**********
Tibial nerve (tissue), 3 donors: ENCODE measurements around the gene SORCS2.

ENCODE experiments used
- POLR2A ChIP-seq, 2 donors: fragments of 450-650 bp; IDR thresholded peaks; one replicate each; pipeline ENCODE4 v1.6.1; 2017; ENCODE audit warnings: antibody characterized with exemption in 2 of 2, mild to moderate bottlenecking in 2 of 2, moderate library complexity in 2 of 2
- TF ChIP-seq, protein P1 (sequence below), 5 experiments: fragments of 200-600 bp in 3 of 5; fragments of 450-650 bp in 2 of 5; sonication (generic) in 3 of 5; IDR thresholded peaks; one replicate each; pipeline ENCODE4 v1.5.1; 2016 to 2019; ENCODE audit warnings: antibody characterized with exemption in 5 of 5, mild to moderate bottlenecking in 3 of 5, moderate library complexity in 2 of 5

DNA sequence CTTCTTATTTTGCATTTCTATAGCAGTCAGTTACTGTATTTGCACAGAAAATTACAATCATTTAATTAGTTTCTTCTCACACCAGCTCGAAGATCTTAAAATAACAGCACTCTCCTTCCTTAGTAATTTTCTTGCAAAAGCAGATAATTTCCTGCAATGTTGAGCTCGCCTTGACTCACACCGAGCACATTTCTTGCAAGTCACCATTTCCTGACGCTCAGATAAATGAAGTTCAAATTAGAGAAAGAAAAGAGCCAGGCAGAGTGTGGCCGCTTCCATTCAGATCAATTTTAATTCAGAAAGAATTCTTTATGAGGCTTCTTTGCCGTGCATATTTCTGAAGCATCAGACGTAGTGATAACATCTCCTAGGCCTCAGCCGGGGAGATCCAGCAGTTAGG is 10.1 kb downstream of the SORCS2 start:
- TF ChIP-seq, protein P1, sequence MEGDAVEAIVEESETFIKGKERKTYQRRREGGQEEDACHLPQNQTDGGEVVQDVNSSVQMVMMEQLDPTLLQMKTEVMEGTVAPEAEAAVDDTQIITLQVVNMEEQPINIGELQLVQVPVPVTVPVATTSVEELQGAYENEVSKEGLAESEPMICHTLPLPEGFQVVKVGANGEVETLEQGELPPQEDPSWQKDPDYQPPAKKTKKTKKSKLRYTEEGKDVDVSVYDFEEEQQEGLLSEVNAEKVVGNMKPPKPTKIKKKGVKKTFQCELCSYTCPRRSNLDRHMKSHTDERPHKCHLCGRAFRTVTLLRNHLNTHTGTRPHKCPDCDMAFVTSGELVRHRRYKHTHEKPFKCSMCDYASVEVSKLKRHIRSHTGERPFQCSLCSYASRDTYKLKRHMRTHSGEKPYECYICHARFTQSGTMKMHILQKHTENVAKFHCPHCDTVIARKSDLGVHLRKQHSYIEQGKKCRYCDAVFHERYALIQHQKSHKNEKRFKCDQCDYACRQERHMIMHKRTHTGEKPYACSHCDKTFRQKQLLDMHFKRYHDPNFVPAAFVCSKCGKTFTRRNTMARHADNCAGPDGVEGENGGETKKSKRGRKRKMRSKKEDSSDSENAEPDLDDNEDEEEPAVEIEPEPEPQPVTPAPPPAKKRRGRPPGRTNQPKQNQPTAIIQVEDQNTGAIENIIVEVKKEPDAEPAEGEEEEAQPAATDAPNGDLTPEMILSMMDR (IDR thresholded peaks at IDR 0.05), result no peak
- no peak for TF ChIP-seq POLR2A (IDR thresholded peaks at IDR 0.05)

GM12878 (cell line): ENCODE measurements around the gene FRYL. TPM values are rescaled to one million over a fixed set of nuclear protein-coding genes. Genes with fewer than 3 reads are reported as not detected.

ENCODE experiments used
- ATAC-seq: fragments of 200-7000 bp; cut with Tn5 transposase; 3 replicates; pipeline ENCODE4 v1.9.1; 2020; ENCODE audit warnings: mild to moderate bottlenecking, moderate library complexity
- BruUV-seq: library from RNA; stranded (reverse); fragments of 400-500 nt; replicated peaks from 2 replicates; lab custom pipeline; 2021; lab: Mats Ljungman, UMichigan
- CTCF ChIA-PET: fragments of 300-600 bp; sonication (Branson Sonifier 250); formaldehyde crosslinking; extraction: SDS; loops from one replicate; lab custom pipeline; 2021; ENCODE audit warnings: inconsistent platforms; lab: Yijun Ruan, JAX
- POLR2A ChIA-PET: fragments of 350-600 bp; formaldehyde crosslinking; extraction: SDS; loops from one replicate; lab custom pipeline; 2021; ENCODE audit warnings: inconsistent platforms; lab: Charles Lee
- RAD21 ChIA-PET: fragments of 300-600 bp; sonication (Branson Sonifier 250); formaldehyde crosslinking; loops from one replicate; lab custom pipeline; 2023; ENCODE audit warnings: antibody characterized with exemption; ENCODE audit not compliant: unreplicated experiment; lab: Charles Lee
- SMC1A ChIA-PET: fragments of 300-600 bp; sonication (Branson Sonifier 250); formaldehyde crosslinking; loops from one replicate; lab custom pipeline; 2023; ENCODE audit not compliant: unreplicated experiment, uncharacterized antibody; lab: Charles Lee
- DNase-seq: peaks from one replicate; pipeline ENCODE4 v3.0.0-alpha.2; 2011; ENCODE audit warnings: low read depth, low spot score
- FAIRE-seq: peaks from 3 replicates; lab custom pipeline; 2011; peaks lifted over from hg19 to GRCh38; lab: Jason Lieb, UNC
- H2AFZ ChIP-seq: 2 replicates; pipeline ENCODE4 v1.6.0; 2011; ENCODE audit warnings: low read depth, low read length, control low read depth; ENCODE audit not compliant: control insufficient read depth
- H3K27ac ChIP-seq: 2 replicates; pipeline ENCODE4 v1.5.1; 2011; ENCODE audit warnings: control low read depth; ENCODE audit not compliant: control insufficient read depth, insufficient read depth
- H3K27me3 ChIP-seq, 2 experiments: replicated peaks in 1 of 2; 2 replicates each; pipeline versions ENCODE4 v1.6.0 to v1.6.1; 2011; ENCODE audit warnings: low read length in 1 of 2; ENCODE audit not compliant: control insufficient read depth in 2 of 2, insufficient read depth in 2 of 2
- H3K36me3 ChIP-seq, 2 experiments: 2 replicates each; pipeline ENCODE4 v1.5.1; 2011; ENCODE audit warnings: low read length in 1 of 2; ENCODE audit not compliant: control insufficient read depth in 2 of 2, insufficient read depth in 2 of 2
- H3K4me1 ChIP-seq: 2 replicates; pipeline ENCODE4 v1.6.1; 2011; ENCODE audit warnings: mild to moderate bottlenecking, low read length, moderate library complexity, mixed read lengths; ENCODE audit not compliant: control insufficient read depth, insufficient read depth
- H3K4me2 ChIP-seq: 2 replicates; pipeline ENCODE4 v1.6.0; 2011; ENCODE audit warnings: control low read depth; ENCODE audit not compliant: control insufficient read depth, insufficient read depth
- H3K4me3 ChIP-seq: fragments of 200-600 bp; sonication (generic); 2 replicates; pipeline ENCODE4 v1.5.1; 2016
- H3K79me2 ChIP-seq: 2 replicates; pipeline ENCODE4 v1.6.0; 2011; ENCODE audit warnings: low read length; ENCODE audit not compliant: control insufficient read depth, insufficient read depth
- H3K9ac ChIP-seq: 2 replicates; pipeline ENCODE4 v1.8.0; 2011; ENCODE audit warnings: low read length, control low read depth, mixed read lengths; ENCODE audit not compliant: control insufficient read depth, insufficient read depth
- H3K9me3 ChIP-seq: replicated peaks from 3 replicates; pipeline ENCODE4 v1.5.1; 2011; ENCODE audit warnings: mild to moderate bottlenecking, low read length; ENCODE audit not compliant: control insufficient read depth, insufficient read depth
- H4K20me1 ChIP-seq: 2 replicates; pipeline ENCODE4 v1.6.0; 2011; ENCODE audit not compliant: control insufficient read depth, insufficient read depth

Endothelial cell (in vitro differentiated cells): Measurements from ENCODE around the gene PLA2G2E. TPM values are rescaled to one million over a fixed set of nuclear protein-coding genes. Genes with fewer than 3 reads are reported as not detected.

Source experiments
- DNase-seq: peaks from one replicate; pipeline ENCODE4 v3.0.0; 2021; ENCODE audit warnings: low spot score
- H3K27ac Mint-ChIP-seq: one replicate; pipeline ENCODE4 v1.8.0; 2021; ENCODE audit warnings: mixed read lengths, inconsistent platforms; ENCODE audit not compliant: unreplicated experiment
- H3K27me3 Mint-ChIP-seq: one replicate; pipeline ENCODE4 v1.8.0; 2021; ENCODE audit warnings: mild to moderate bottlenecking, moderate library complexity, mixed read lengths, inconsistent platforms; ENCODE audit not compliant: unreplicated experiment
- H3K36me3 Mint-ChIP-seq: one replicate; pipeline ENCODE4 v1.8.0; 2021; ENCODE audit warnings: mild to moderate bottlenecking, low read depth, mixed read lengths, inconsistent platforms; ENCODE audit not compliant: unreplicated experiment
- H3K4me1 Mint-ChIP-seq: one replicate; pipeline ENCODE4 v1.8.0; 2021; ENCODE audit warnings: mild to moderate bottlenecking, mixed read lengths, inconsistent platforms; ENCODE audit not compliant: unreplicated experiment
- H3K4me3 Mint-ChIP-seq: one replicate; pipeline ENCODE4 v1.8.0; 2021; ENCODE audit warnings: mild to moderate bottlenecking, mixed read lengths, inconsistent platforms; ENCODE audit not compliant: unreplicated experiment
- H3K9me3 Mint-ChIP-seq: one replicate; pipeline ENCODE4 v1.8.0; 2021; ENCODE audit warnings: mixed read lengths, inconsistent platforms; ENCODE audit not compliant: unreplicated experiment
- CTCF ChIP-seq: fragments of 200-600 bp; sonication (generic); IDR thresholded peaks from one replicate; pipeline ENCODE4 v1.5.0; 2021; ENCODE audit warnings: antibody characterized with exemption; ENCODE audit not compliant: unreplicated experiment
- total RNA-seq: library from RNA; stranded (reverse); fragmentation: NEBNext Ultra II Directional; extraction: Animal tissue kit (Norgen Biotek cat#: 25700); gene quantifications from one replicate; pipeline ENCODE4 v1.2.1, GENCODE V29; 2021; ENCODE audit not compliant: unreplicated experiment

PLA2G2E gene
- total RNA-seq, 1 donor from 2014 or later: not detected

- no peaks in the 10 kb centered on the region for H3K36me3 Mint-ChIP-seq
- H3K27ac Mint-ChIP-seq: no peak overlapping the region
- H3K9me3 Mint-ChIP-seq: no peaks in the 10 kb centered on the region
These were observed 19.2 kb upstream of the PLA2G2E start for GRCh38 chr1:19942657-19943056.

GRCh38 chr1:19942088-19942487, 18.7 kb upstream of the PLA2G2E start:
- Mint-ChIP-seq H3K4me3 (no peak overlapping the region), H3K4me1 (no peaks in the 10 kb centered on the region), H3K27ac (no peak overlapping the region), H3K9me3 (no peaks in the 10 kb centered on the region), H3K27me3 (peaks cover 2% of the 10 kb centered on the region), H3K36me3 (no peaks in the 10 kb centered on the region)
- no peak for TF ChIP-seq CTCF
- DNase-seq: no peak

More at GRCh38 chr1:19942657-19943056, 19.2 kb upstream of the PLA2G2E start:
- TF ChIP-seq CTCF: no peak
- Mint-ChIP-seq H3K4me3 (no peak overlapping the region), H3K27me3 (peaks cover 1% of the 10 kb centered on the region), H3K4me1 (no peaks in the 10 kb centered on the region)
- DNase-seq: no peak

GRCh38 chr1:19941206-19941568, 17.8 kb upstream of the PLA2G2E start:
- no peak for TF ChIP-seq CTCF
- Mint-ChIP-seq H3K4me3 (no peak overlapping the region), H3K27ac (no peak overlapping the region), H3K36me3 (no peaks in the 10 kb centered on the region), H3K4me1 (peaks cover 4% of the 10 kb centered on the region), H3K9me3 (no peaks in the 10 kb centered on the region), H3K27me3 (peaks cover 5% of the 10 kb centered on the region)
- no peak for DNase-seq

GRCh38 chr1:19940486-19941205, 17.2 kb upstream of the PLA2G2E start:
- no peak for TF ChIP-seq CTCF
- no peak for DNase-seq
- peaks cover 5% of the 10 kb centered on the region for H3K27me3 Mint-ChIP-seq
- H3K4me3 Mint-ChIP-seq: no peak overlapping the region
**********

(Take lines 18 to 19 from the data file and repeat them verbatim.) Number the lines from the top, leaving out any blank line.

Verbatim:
- H2AFZ ChIP-seq: 2 replicates; pipeline ENCODE4 v1.6.0; 2011; ENCODE audit warnings: low read depth, low read length, control low read depth; ENCODE audit not compliant: control insufficient read depth
- H3K27ac ChIP-seq: 2 replicates; pipeline ENCODE4 v1.5.1; 2011; ENCODE audit warnings: control low read depth; ENCODE audit not compliant: control insufficient read depth, insufficient read depth